Down to a Science
It takes just the right mix of coverage, comfort and sex appeal to create the perfect swimsuit.
Since the dawn of the bikini, when fashion trumped practicality, we’ve asked almost the impossible from a fistful of fabric constructed into modern swimwear: It must be functional, cover key parts and fit like a second skin. And, of course from a style standpoint, it must be alluring.
Woe then, to the designer. It takes chutzpa to embrace a garment burdened by unrealistic expectations that often lead to disappointment for the would-be-wearer. Finding a balance is a precarious proposition.
The solution, some designers think, is to move away from overwrought designs meant to cinch, pinch, suck and tuck, which can actually draw attention to the very things the wearer wants to hide. Think of the woman who wears a skirted tank: Clearly she doesn’t want to show off her thighs, but she’s telling the world that she’s hiding them.
When it comes to acceptable swimwear, designers say, Americans are some of the most unadventurous people on the planet. “Swimsuits have become such a hot button issue,” says Keiko Fukuzaki, a New York swimwear designer, whose custom-made suits regularly grace the Sports Illustrated’s swimsuit issues.
When women approach swimwear with trepidation, she says, it cancels the liberating effect a swimsuit should have, especially if it is worn on what’s supposed to be a relaxing vacation. “I find this attitude contradictory because Americans are supposed to be free in spirit but are actually very conservative about their swimwear,’’ says Fukuzaki, who adds that Europeans are much more relaxed about their body image.
Of course, a good suit needs to be flattering, so Fukuzaki plays with illusion to highlight the positives. “The secret is to collaborate with colors, which is my forte, especially thinking about color in terms of shapes,” she says. “With color-blocking, for instance, someone who is flat-chested might need to use a busy design on top; for someone heavier on the bottom, I would accent the upper part of the design and keep the bottom simple.”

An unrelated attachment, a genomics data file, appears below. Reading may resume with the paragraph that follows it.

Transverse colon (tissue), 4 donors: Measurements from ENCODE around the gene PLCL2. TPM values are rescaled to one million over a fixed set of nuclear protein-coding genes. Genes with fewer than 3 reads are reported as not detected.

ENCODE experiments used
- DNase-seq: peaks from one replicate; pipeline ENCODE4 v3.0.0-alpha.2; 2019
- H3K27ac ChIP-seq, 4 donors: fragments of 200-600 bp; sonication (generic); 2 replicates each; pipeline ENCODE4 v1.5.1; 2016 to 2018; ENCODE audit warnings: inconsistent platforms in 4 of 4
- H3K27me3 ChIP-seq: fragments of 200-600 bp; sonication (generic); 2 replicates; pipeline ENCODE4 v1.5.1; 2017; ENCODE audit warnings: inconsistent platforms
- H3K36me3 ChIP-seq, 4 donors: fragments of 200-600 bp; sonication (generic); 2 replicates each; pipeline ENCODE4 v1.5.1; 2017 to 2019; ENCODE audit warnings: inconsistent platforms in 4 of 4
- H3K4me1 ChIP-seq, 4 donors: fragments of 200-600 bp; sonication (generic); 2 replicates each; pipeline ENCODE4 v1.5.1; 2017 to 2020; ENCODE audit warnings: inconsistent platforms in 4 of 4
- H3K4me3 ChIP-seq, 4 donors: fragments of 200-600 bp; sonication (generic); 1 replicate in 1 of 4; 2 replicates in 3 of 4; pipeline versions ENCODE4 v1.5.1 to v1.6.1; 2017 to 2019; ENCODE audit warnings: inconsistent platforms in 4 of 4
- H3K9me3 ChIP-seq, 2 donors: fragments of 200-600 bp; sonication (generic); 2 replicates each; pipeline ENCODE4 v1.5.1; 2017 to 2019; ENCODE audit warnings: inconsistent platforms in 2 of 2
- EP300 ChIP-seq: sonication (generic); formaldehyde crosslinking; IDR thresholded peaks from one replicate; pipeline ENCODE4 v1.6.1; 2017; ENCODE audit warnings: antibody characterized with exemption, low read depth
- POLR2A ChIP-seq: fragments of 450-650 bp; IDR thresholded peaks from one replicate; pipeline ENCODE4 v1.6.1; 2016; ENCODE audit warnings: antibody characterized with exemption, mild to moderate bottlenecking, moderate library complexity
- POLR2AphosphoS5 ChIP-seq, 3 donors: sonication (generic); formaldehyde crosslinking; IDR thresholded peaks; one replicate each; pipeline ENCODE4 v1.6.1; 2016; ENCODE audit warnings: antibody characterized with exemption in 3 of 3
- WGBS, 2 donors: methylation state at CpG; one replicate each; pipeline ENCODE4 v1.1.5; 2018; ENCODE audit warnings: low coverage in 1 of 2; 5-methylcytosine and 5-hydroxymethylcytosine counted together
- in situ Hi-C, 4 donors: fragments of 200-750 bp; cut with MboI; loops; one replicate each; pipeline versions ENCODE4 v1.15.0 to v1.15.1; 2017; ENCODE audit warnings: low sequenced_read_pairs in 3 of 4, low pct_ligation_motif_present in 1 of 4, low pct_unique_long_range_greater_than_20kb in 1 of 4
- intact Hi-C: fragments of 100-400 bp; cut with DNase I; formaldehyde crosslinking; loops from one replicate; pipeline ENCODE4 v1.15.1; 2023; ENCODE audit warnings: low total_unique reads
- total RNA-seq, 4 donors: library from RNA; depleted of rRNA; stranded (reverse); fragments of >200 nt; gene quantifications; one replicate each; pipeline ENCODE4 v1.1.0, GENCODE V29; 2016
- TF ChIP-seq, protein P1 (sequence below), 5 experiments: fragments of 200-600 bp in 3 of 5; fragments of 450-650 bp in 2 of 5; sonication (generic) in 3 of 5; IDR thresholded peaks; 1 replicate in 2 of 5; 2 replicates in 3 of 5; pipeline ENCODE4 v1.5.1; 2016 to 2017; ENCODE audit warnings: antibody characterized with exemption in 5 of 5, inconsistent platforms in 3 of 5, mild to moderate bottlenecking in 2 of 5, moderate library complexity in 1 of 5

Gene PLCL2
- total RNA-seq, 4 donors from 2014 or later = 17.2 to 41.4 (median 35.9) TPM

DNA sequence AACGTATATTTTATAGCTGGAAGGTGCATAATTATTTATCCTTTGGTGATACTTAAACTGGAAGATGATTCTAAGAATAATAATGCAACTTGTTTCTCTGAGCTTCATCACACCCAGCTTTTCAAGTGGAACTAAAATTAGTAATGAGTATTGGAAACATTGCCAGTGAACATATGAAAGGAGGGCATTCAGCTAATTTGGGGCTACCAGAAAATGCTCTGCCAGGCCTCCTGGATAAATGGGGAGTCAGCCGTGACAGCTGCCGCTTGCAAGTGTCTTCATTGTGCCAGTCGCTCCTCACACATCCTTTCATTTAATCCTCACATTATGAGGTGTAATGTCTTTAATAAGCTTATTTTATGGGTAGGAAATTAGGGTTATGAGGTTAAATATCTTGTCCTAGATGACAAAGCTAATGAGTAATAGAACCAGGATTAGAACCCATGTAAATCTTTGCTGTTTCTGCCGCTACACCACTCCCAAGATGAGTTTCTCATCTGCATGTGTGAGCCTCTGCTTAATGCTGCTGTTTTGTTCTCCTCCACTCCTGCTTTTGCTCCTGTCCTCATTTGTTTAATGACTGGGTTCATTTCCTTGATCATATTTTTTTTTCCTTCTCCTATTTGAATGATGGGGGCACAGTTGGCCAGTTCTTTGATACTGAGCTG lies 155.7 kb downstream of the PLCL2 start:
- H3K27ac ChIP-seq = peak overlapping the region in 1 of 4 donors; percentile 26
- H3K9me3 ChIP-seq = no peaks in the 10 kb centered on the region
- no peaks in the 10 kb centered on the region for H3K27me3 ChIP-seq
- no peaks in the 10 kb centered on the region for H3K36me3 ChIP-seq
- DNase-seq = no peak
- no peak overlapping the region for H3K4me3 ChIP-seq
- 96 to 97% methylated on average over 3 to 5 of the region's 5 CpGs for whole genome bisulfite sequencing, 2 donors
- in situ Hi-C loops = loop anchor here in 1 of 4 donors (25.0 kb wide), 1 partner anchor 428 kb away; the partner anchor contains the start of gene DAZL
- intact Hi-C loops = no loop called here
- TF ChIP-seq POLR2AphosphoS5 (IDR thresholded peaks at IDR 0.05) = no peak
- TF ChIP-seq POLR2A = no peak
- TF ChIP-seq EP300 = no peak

Cynthia Ricciardi, New York-based designer of Cyn & Luca swimwear, concurs that less is sometimes more. She says women should avoid padded layers on top and discover the merits of a thin layer of high-tech fabric, such as Italian-made tubular micro fiber knits. The soft material feels luxurious and shows off a more natural shape.
The new fabric, already embraced overseas, provides some lift and hold without a lot of internal construction. Ricciardi still accommodates customers who want the security of padded tops, but the padding can be removed for those comfortable showing their curves.
Like Fukuzaki, Martin Capristan (who left Juicy Couture in New York to design and manufacture his unapologetically sexy swim line Capristan in Orlando) also plays with illusion to create something sexy—but subtly less revealing. His popular monokinis are cut past the navel, but there’s enough fabric on each side to conceal a stretch mark or two. A fan of new, soft materials, Capristan is experimenting with a rayon and Spandex mix that feels as soft as a tissue-thin cotton T-shirt.
Why did Capristan decide to focus on a garment that many love to hate? Well, he’s human: The female form free from layers of clothing is hard to resist—especially if it’s on a sun-drenched beach.
“There is something so beautiful about swimwear and working with stretchy fabrics,’’ Capristan says. “It just complements the body.”